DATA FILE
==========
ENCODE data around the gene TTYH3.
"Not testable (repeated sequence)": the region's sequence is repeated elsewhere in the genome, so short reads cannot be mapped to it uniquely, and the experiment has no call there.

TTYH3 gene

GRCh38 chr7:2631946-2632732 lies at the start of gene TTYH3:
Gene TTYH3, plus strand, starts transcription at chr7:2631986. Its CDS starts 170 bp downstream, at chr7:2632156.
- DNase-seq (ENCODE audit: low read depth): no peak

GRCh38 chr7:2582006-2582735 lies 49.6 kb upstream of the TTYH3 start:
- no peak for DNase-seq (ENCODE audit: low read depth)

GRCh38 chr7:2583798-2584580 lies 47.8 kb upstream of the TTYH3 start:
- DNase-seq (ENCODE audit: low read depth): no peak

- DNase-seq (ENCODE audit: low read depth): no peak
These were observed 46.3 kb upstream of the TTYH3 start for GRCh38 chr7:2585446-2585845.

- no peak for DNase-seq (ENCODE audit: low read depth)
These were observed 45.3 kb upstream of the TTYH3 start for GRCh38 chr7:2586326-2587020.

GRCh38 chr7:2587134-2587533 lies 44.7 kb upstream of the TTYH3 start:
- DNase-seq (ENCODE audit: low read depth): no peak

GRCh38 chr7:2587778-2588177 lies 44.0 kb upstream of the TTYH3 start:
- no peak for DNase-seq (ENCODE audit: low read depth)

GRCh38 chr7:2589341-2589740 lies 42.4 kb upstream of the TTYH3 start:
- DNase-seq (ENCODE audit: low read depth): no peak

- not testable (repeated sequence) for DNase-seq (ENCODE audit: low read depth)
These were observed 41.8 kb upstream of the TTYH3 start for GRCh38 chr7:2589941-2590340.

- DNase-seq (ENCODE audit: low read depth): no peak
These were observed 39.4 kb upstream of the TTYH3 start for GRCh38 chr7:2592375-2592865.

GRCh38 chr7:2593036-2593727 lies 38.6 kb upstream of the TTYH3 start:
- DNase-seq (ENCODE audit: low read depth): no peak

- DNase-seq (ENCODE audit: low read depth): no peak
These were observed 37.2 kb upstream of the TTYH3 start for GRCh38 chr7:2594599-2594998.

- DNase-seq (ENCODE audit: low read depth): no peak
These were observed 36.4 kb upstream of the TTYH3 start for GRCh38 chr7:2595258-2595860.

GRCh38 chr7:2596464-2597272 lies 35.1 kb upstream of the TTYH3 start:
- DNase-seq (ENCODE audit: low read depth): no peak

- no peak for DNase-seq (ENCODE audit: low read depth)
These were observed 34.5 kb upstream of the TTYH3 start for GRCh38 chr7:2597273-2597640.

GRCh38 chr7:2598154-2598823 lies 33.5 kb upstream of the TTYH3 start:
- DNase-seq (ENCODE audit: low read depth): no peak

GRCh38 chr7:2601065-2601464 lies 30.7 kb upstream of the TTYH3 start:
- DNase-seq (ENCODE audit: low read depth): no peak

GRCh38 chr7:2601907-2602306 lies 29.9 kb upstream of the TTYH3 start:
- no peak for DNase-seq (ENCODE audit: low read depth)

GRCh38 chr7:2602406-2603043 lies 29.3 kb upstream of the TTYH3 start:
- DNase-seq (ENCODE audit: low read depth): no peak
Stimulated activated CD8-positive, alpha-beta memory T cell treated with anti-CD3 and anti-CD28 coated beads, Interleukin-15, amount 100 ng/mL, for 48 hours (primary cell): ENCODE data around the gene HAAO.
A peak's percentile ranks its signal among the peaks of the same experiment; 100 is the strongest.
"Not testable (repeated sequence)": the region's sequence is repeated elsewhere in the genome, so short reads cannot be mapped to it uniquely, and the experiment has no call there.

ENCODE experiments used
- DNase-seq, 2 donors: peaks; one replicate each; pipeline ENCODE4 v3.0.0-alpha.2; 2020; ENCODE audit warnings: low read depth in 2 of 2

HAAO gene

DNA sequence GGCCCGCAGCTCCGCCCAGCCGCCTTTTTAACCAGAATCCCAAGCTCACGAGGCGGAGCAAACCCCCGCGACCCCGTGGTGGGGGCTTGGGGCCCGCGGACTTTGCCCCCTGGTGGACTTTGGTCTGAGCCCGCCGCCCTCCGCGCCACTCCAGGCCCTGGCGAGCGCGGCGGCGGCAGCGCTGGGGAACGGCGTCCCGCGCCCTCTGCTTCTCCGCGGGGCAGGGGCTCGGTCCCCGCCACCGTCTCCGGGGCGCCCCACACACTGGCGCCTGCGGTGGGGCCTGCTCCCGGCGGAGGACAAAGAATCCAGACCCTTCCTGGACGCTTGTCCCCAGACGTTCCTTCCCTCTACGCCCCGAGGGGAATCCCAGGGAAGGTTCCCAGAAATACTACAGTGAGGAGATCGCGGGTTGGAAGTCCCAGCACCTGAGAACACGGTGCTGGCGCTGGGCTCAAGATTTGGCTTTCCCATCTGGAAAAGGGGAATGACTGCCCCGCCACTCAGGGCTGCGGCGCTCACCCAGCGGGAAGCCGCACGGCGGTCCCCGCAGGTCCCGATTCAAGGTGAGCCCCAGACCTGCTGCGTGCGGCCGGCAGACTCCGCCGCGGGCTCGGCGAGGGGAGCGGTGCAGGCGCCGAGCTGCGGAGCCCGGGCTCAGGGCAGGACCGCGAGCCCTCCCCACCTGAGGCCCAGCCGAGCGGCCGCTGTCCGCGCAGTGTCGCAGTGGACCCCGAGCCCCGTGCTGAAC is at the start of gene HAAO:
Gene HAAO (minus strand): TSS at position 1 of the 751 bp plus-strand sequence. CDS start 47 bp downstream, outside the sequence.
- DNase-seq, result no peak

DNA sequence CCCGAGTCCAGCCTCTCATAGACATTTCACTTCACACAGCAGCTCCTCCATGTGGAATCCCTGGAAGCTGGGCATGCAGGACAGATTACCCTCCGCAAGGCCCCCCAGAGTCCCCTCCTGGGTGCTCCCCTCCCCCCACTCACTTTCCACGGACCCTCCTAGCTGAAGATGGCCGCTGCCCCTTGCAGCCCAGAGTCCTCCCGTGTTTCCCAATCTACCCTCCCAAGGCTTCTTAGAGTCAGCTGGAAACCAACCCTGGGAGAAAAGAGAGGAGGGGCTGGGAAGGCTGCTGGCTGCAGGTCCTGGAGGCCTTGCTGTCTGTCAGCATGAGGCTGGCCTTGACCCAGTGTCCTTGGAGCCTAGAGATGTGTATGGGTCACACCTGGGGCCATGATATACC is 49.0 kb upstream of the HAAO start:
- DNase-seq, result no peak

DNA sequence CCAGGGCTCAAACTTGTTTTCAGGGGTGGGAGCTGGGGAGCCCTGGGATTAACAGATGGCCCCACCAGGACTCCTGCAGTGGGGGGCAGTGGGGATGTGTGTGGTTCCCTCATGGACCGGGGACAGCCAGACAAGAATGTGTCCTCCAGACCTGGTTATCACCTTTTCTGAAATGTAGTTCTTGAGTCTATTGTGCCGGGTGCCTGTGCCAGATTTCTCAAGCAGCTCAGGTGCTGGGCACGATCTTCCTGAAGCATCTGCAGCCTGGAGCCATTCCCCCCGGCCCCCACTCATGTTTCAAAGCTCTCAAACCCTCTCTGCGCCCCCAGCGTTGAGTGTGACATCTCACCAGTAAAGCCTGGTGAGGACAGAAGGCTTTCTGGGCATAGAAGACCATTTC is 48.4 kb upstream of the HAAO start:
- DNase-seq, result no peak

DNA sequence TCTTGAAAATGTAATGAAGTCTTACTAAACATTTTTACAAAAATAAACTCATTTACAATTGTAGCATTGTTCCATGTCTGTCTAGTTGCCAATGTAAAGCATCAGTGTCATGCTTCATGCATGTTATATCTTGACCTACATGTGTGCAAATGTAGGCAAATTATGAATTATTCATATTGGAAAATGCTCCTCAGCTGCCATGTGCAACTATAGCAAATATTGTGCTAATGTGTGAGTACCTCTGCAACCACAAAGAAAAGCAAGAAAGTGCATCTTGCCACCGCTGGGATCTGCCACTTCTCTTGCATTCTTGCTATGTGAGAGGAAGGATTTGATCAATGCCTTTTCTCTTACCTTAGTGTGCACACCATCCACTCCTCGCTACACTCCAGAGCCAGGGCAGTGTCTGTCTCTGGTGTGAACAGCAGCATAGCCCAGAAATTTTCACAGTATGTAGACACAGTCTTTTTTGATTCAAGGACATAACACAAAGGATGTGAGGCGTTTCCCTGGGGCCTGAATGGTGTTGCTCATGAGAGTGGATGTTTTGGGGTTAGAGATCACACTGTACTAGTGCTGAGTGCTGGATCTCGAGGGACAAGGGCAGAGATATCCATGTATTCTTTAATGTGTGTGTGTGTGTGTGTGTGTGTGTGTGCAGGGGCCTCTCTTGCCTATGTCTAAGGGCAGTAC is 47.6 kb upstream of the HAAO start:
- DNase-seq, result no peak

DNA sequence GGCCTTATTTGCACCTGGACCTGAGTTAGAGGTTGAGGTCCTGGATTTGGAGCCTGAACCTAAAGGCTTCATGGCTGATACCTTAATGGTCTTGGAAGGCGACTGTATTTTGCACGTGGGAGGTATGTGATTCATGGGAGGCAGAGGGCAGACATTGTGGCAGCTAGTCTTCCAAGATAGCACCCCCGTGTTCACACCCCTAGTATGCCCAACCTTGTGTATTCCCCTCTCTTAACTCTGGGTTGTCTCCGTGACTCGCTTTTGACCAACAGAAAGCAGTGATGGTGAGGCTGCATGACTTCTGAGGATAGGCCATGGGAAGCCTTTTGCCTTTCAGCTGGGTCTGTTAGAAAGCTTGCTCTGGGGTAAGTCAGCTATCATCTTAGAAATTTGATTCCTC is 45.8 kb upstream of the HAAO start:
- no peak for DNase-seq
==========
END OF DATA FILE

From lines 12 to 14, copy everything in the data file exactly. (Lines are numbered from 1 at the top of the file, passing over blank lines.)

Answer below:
These were observed 46.3 kb upstream of the TTYH3 start for GRCh38 chr7:2585446-2585845.

- no peak for DNase-seq (ENCODE audit: low read depth)
These were observed 45.3 kb upstream of the TTYH3 start for GRCh38 chr7:2586326-2587020.